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Turks Are Worried ... 06/19/2003
Realizing their Guilt, Turks Are Worried
That Armenians Are Seeking Compensation

By Harut Sassounian
Publisher, The California Courier

Despite the repeated denials of the Armenian Genocide, the Turkish
government and various segments of Turkish society, including the media, are
realizing that sooner or later they will have to join the rest of the world
in admitting that their ancestors have indeed attempted to annihilate an
entire nation, slaughtering in the process more than a million Armenians.
In recent years, some Turks have begun to indicate that their government
might consider recognizing the Genocide if Armenians would give an assurance
that such acknowledgment would not lead to demands for monetary compensation
and return of territories currently occupied by Turkey. The Turkish Foreign
Minister announced last month that Turkey was prepared to normalize its
relations with Armenia if the latter would recognize the territorial
integrity of the Republic of Turkey. The Turks have dropped their other
pre-conditions which until recently included the demand that Armenia return
Karabagh to Azerbaijan and end its efforts to achieve the recognition of the
Armenian Genocide by the international community.
By insisting that Armenia recognize the territorial integrity of Turkey, the
Turkish government is indirectly acknowledging that Armenians do have
territorial claims. If the Turkish leaders had no such concerns, they would
not have made this issue the only pre-condition for the improvement of
relations with Armenia.
The Turks do not seem to comprehend that Armenian territorial demands do not
hinge on the recognition of the Genocide. Armenians had legitimate
territorial claims from the Ottoman Empire long before the Genocide and will
continue the efforts to recover their historic lands from today's Turkish
Republic whether the latter recognizes the Genocide or not. The Armenian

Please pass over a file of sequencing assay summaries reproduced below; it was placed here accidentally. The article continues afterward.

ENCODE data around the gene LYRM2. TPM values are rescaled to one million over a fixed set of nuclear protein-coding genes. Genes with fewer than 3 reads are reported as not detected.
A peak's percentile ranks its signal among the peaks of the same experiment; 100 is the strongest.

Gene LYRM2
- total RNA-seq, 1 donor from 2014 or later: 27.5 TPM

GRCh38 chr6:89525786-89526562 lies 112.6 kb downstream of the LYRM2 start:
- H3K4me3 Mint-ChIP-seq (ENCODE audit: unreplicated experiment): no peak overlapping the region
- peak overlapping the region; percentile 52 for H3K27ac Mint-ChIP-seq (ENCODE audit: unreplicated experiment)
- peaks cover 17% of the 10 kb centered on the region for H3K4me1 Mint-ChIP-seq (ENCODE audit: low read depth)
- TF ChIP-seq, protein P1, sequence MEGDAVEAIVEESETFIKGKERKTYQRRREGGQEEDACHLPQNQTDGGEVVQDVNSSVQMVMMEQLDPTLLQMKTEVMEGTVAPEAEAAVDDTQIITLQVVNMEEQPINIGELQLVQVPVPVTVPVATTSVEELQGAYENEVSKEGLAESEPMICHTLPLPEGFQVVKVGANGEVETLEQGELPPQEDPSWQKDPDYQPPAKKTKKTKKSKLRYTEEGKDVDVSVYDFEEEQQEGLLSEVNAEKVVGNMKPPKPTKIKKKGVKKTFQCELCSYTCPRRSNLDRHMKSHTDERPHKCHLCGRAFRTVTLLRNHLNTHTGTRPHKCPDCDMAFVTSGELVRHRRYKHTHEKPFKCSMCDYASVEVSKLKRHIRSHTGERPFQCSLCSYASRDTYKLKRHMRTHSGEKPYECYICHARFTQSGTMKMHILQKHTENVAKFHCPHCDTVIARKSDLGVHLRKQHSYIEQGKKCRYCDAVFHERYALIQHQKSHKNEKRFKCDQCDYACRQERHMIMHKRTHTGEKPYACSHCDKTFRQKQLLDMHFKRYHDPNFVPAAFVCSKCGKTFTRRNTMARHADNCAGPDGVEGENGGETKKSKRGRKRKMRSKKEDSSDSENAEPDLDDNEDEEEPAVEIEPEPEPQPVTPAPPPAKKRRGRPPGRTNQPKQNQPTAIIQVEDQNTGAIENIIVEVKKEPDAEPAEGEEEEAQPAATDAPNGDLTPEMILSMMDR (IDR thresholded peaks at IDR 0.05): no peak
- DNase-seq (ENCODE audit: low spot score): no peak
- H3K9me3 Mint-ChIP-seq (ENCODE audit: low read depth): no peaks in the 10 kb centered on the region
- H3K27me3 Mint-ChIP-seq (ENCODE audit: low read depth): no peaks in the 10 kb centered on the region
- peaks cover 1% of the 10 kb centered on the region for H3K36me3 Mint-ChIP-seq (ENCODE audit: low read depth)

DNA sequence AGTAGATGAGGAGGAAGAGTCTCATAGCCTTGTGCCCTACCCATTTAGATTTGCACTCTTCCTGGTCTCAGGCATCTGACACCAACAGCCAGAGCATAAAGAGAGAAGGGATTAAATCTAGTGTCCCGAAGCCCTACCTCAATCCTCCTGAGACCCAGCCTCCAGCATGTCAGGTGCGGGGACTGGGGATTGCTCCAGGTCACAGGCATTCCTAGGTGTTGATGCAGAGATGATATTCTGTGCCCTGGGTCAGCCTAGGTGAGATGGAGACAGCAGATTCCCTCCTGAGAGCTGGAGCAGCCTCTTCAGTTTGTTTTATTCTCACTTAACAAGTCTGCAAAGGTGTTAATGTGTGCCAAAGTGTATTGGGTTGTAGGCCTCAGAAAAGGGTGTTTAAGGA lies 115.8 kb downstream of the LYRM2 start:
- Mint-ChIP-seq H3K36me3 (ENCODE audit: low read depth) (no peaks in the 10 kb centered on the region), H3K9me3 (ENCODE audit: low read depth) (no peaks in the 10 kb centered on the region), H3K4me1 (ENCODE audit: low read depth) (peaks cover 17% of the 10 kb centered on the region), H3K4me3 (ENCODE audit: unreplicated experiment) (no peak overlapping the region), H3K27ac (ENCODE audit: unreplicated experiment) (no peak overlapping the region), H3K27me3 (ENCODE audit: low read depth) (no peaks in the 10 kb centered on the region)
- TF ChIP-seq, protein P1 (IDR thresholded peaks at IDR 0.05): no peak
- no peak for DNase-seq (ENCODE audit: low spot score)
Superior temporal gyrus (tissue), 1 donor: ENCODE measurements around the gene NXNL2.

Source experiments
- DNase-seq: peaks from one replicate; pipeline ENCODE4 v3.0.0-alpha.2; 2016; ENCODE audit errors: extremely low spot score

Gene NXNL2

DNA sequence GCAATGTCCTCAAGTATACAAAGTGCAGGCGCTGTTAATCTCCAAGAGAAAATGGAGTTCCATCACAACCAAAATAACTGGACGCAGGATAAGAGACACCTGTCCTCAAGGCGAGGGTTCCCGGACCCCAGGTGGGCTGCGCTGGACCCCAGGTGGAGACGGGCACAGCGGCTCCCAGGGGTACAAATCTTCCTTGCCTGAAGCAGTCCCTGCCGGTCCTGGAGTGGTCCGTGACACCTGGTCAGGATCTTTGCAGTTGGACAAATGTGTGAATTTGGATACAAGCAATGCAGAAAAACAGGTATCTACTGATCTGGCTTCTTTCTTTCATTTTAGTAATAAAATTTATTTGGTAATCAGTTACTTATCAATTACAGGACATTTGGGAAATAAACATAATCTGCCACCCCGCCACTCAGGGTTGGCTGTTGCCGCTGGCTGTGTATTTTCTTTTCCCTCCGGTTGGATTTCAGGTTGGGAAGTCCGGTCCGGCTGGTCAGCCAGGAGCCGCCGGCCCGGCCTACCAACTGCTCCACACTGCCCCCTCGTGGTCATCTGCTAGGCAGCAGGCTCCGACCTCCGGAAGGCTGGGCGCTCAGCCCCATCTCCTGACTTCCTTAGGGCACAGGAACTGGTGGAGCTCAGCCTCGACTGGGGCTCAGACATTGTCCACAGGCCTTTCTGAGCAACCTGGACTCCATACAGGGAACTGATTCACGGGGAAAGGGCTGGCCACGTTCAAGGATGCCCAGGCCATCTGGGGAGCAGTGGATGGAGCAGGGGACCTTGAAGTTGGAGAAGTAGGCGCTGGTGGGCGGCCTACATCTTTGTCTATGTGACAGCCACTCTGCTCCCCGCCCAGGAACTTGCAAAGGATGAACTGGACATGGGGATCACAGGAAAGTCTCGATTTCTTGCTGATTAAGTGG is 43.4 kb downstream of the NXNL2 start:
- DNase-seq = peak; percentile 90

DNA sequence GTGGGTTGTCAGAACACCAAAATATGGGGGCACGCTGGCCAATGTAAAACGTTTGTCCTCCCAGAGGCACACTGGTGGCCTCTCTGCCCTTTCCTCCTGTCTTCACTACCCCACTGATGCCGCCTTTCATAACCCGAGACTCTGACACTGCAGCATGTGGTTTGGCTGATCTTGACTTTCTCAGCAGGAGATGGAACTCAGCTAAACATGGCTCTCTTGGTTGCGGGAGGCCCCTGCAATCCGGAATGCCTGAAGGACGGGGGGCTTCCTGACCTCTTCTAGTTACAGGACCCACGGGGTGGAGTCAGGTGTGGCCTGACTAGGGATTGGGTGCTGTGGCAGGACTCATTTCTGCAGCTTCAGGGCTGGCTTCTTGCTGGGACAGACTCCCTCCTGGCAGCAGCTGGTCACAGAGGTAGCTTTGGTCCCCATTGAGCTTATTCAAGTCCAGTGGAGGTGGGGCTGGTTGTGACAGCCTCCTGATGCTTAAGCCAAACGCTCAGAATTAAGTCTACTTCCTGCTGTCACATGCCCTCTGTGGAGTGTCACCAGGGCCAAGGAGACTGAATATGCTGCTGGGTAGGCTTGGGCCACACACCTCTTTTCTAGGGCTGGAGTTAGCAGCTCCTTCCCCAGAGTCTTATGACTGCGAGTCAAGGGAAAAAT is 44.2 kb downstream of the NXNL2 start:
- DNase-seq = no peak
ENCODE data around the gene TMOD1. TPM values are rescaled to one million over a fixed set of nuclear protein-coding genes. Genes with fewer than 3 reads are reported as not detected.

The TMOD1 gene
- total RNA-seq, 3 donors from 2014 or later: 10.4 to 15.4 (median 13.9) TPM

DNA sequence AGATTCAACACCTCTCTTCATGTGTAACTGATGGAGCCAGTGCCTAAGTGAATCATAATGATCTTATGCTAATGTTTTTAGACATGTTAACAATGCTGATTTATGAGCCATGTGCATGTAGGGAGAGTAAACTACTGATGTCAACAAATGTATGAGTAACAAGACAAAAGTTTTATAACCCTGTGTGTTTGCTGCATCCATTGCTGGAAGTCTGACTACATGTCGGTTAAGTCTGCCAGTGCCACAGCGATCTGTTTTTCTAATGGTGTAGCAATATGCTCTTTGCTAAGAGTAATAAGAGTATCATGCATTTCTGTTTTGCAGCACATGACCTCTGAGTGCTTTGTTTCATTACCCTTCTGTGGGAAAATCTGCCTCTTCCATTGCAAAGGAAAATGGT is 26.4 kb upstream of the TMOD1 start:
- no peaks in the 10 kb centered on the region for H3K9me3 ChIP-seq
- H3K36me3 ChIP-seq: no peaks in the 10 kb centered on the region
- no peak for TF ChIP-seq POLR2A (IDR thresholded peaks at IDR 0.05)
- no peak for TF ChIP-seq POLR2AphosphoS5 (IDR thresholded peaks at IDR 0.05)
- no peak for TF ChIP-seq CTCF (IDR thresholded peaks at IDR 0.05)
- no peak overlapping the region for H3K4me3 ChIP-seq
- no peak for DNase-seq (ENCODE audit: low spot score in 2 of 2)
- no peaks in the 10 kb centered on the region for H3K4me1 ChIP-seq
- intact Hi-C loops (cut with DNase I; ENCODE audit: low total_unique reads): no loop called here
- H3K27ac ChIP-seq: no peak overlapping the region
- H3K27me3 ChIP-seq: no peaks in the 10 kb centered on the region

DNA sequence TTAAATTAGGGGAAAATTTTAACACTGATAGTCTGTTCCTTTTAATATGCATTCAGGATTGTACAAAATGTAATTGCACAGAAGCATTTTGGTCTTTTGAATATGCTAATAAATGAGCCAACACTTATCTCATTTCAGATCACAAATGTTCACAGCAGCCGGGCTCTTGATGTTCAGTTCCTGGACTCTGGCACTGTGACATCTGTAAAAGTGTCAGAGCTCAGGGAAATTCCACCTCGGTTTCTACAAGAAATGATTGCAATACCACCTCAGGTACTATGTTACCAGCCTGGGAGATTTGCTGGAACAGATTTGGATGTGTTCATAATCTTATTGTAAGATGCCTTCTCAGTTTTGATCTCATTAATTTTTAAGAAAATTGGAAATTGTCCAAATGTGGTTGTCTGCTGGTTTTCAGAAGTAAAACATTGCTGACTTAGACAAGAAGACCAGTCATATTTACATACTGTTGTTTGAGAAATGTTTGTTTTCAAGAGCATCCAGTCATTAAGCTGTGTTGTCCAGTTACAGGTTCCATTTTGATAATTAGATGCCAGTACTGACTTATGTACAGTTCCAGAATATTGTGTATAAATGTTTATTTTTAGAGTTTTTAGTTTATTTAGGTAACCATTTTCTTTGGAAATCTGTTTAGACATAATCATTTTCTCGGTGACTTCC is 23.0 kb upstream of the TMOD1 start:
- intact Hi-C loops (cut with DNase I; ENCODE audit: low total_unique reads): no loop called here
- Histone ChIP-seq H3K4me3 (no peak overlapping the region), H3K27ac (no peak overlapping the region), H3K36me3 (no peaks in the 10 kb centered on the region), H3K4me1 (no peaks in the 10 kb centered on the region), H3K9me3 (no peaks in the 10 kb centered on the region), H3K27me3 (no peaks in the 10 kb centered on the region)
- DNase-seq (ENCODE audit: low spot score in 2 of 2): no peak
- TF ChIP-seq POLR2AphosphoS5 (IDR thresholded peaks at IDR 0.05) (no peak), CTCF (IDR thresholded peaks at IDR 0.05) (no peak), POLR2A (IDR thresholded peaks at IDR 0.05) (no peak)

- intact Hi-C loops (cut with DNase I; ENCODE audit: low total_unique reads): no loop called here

demands from Turkey are similar in nature to the legitimate claims of the
victim of a crime independently of whether the perpetrator confesses to
committing the crime or not.
In recent years, with more and more countries and international
organizations recognizing the Armenian Genocide, the Turks have become so
panicky that even when Armenians do not make a particular demand, they start
fretting over how to handle the difficult the situation they are in.
For example, Hurriyet, one of the largest circulation newspapers in Turkey,
published on June 11 two articles on the lawsuit brought by Armenians
against New York Life Insurance Company for its refusal to pay for more than
85 years the claims of the policy-holders who were killed during the
Genocide.
It is interesting to see how the Turks are reacting to this lawsuit. In the
first article, Hurriyet quoted Ercument Kilich, the President of the
Assembly of Turkish American Associations (ATAA), as saying, "Armenians
living in the United States are once again trying to squeeze Turkey
economically. The Diaspora, holding in its hands old insurance documents, is
getting ready to demand compensation for the Genocide from Turkey, which the
Armenians view as the inheritor of the Ottoman Empire."
Kilich warned the Turkish officials: "Armenians overseas are starting a
massive campaign to demand financial compensation from Turkey. Insurance
claims that were worth about $10 million around the beginning of the last
century, are today worth "trillions of dollars!" Kilich said, "unless the
Turkish government takes timely precautionary measures, the Armenians would
demand from the insurance companies and they in turn would demand from
Turkey trillions of dollars as compensation for the Genocide. Turkey could
be confronted by the large American banking and insurance companies which
are very powerful in the United States."
Kilich cautioned that "since the Armenian lobby a nd the American insurance
companies are engaged in intense discussions, and since they consider Turkey
the successor of the Ottoman Empire, they could make demands directly from
Turkey." To counter such claims, he suggested that the Turkish government
utilize "the Japanese lobby, in addition to the Jewish lobby."
In the second article, Oktai Eksi, a well-known Turkish commentator, wrote,
"we can assume that the Armenian Genocide will now confront us as a
compensation issue." Eksi castigated the Turkish officials for not taking
preventive steps in advance.
According to Eksi, "even though the amount of insurance at that time did not
exceed $20 million, the amount to be paid today could be anywhere from $2
billion to $50 billion."
The "Armenian insurance claims from Turkey" became a hot topic last week on
several Turkish TV stations, including CNN-Turk. The truth is that neither
the Armenians nor the American insurance companies have expressed any
intention of suing Turkey. The Turks themselves, realizing their culpability
in the Genocide, are really worried. They fear that they may be liable for
"billions or trillions of dollars." The fact that the Turks are taking the
possibility of paying compensation so seriously proves that despite their
repeated denials they know exactly what they have done to the Armenians and
are really worried about the consequences!
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